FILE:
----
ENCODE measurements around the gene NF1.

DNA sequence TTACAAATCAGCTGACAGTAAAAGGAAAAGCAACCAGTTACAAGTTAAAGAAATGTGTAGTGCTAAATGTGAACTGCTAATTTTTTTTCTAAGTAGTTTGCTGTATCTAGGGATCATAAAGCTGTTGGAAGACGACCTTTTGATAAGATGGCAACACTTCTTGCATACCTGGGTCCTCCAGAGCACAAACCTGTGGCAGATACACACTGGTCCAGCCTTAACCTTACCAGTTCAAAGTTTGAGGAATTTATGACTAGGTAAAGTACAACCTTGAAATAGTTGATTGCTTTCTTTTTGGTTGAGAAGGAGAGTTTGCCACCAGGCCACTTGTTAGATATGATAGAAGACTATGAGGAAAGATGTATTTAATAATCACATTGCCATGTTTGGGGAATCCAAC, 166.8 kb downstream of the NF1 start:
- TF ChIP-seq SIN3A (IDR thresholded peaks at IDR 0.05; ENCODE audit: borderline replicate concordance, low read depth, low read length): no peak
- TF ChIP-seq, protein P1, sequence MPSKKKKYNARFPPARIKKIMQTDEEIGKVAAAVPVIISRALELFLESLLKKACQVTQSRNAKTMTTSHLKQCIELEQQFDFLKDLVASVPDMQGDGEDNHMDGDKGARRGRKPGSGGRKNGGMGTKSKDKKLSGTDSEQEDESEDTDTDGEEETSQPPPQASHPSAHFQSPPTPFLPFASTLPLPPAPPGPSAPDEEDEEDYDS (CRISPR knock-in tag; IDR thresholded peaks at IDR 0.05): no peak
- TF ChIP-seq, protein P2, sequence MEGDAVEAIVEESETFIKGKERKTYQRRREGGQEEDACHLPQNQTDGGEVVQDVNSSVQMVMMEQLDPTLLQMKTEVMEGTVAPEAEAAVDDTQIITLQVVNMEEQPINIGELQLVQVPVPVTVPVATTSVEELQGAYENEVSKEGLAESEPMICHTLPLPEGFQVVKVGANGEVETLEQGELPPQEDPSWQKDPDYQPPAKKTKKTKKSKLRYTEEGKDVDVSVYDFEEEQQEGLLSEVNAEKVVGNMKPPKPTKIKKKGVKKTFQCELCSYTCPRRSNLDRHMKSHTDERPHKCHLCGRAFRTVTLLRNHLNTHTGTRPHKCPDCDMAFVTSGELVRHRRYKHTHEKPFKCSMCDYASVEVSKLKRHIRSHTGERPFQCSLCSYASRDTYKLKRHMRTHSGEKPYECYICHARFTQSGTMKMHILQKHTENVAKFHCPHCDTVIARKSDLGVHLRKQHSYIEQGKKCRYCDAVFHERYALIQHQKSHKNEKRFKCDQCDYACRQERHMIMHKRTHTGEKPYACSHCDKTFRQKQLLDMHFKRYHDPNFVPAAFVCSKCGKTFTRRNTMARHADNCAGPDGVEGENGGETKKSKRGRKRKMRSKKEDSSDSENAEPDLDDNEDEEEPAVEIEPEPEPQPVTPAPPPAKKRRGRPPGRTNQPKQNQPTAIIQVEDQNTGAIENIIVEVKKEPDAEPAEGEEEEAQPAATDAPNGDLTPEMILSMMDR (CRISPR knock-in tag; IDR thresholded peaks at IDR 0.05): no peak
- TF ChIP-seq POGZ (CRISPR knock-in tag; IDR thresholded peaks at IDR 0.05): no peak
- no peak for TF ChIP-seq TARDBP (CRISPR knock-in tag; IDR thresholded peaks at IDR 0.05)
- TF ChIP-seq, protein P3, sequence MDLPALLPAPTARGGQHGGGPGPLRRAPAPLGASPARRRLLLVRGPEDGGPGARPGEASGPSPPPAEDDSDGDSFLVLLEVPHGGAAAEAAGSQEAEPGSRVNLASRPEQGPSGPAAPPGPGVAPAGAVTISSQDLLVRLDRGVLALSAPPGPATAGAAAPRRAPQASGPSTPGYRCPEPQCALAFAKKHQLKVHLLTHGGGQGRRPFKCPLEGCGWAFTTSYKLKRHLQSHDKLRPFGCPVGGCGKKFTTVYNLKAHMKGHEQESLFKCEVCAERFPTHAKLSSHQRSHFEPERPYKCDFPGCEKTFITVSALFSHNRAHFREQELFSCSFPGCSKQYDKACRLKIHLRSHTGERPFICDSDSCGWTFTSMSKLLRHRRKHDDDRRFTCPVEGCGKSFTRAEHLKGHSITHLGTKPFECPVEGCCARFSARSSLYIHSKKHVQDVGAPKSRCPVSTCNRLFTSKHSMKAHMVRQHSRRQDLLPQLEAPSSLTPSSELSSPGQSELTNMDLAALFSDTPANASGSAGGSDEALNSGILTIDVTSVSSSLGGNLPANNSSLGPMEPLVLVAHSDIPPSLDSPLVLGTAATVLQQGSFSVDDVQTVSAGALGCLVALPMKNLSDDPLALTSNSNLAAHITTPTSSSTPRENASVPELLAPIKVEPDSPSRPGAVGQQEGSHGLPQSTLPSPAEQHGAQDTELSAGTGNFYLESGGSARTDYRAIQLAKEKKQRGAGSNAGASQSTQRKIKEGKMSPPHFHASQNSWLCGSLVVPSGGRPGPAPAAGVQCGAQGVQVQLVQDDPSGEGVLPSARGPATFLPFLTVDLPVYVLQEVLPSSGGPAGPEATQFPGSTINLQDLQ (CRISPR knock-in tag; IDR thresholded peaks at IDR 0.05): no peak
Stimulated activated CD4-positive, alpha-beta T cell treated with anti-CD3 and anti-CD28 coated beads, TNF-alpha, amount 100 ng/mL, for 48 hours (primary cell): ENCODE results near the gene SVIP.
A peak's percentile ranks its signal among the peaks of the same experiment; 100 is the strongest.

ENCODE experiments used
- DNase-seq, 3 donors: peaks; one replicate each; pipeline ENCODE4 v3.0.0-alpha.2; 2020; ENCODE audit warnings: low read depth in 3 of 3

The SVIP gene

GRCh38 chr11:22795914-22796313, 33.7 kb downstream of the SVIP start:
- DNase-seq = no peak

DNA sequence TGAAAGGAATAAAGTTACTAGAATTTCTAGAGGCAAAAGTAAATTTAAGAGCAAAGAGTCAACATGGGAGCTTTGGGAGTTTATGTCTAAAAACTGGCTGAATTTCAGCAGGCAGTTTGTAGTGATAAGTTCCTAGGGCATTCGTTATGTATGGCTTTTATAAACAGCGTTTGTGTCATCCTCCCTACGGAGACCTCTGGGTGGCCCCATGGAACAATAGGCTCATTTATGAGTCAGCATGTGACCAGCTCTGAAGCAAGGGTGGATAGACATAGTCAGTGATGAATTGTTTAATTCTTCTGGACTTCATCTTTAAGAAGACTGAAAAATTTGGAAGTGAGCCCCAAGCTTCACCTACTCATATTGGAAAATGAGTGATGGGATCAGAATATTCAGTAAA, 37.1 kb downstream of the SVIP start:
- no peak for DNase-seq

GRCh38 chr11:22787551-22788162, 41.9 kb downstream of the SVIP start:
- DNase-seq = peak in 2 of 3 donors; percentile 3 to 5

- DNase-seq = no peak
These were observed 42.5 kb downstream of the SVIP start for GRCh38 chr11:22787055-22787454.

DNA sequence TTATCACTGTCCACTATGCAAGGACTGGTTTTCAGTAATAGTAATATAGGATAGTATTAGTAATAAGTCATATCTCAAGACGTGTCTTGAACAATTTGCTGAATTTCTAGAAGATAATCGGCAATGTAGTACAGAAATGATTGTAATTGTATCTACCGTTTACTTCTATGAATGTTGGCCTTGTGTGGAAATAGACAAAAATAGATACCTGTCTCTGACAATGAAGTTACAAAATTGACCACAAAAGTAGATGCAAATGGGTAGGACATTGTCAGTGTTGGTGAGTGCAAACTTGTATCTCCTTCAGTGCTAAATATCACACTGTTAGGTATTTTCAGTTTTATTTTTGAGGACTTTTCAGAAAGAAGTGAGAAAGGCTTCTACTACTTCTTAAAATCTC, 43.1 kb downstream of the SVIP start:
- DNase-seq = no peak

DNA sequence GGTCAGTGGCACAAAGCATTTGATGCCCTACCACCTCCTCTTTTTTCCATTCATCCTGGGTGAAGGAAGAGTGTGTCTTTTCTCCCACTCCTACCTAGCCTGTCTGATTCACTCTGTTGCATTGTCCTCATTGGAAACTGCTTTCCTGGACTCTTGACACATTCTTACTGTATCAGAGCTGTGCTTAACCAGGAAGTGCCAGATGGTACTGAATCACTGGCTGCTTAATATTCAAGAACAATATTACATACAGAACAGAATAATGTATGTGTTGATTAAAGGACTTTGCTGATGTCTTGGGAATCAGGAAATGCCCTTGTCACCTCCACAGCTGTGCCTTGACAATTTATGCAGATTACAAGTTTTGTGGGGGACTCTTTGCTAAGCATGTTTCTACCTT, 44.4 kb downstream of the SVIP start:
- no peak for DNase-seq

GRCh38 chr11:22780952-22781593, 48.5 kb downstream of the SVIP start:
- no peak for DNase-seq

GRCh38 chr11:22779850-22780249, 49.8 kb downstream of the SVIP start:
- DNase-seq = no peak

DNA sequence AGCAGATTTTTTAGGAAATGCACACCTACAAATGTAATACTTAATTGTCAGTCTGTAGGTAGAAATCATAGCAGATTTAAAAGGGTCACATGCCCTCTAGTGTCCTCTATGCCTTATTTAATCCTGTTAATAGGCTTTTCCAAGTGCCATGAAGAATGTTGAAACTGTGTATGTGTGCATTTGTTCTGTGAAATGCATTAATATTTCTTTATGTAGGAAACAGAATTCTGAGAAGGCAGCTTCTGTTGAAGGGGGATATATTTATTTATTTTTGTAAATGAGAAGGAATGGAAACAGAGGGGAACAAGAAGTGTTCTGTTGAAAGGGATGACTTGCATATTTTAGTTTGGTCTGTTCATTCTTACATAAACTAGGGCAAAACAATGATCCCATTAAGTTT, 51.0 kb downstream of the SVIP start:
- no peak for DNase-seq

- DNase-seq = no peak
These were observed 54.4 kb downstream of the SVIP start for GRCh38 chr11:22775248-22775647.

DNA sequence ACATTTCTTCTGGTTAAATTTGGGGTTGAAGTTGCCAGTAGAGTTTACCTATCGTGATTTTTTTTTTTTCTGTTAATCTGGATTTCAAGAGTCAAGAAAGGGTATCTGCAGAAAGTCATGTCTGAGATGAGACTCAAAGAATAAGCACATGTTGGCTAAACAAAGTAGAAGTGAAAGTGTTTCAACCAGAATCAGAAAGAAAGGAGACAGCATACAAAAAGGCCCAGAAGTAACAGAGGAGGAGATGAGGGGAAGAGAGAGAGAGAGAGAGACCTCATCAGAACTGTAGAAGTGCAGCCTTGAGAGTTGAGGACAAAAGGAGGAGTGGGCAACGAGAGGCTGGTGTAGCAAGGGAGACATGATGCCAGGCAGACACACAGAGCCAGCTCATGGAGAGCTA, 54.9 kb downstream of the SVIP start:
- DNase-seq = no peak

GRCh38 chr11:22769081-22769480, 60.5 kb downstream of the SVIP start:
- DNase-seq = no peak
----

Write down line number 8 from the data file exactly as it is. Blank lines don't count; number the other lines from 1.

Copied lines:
- TF ChIP-seq, protein P3, sequence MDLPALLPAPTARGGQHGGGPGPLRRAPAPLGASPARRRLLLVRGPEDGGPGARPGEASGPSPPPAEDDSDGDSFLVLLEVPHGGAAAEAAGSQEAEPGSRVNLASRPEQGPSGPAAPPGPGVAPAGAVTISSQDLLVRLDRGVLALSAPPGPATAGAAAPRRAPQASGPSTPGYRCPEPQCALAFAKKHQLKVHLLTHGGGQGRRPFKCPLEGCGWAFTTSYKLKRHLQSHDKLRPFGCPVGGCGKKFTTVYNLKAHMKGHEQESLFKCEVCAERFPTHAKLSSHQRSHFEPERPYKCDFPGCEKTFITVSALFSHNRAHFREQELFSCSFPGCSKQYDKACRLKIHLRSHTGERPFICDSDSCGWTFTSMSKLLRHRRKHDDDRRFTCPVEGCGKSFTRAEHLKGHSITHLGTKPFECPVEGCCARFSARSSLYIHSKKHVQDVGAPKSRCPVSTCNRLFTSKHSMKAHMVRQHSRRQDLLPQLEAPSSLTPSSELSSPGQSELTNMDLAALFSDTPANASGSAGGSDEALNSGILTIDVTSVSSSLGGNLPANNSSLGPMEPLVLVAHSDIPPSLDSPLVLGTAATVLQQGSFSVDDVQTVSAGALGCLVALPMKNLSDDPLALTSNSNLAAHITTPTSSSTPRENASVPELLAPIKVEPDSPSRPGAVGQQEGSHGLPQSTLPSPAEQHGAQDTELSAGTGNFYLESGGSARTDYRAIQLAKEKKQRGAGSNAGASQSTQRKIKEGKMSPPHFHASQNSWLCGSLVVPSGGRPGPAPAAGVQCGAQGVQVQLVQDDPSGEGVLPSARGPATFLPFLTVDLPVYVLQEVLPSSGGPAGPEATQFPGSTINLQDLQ (CRISPR knock-in tag; IDR thresholded peaks at IDR 0.05): no peak